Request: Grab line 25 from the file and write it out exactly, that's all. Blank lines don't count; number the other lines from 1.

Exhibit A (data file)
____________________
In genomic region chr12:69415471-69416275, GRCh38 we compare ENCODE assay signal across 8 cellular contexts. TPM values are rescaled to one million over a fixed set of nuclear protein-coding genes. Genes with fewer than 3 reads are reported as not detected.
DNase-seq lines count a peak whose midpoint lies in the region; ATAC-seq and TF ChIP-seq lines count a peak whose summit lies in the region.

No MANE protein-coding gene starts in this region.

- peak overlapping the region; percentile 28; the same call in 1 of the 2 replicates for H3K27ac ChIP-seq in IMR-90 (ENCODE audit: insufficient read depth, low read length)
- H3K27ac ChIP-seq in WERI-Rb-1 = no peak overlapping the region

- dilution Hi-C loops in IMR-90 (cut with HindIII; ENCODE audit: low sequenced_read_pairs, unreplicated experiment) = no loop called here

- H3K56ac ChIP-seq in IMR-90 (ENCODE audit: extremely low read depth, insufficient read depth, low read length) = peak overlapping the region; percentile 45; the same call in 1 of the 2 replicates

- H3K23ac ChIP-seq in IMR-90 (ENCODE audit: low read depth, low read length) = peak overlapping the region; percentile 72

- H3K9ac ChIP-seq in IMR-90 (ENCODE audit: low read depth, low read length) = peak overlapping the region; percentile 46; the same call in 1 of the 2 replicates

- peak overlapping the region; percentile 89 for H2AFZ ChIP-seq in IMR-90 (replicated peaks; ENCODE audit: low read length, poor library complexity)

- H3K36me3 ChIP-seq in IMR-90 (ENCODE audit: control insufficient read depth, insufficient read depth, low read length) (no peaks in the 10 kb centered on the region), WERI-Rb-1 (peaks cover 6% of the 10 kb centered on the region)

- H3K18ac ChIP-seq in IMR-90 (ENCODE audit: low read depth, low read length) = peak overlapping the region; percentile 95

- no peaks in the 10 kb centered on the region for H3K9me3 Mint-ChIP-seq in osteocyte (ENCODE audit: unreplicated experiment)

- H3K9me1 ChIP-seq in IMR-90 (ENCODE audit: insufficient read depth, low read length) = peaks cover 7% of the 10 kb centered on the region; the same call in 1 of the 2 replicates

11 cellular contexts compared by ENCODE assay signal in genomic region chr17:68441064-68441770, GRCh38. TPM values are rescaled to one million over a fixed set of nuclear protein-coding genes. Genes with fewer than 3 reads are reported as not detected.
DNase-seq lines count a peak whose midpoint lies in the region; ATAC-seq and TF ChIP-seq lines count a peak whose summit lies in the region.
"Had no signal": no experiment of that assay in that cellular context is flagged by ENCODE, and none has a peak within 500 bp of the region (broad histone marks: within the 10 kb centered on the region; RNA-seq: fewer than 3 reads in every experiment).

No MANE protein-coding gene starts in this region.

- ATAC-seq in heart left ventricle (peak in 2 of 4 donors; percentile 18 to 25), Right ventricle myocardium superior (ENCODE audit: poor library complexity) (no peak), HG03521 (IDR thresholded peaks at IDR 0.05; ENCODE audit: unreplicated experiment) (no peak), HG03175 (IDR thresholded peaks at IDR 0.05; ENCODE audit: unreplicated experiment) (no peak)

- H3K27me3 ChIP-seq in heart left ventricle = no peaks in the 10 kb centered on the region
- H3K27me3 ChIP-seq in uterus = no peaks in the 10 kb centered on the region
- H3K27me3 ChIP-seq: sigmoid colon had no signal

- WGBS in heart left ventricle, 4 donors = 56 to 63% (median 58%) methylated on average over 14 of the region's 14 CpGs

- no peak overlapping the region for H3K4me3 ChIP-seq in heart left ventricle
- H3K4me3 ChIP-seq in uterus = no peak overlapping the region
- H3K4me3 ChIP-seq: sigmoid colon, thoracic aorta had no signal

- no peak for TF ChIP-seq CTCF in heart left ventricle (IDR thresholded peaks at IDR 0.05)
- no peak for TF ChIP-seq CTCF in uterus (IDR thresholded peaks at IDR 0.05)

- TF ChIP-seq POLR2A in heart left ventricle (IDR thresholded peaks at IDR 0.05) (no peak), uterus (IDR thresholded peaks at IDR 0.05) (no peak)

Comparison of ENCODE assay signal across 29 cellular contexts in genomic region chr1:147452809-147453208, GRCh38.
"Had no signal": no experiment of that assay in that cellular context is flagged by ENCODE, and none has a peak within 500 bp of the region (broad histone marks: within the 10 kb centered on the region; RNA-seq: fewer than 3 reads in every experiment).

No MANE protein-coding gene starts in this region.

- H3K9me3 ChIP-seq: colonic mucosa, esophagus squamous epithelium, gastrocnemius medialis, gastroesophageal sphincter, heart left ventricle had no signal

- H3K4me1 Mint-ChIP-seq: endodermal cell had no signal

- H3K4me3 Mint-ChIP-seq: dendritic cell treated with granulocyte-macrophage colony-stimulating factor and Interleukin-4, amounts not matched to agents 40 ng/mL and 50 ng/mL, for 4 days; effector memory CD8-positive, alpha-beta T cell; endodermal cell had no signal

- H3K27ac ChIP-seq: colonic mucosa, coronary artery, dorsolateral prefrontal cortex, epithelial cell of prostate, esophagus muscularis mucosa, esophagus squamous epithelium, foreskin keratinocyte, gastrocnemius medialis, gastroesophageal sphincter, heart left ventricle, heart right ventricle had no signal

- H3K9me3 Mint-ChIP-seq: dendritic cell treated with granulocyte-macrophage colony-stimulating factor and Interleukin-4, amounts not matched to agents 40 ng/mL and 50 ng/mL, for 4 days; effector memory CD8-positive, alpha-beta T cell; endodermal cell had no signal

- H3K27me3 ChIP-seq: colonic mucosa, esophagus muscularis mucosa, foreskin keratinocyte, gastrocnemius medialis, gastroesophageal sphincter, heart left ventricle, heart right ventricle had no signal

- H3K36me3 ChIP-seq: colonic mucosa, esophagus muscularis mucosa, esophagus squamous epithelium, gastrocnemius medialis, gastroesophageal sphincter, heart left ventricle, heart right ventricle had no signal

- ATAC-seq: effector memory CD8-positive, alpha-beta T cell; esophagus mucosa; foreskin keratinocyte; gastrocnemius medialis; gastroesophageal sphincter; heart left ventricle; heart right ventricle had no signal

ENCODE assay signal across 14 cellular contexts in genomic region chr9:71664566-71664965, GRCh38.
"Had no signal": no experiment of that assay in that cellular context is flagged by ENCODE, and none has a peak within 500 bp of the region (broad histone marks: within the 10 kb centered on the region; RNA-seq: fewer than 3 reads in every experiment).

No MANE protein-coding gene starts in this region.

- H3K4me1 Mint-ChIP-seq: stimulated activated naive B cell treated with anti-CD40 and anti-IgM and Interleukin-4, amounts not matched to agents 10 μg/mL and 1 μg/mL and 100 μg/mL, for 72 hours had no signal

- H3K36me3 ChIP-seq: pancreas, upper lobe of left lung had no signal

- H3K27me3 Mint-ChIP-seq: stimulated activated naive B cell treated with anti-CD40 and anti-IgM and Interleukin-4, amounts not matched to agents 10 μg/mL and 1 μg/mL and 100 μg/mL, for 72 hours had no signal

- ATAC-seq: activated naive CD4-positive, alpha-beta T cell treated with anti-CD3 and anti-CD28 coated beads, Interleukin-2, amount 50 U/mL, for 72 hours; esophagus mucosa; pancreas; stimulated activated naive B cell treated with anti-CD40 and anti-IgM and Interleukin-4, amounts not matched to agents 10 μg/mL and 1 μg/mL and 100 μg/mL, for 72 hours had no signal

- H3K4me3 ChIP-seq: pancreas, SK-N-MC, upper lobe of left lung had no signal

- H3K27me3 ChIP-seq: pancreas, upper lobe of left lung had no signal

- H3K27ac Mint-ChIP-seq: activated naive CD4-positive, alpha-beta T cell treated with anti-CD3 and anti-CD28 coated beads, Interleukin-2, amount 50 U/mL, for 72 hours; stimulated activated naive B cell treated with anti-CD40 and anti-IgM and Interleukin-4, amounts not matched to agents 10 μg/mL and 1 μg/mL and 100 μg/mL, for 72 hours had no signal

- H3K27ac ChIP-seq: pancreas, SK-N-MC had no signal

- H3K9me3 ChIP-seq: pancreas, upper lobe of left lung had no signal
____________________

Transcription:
- H3K4me3 ChIP-seq in uterus = no peak overlapping the region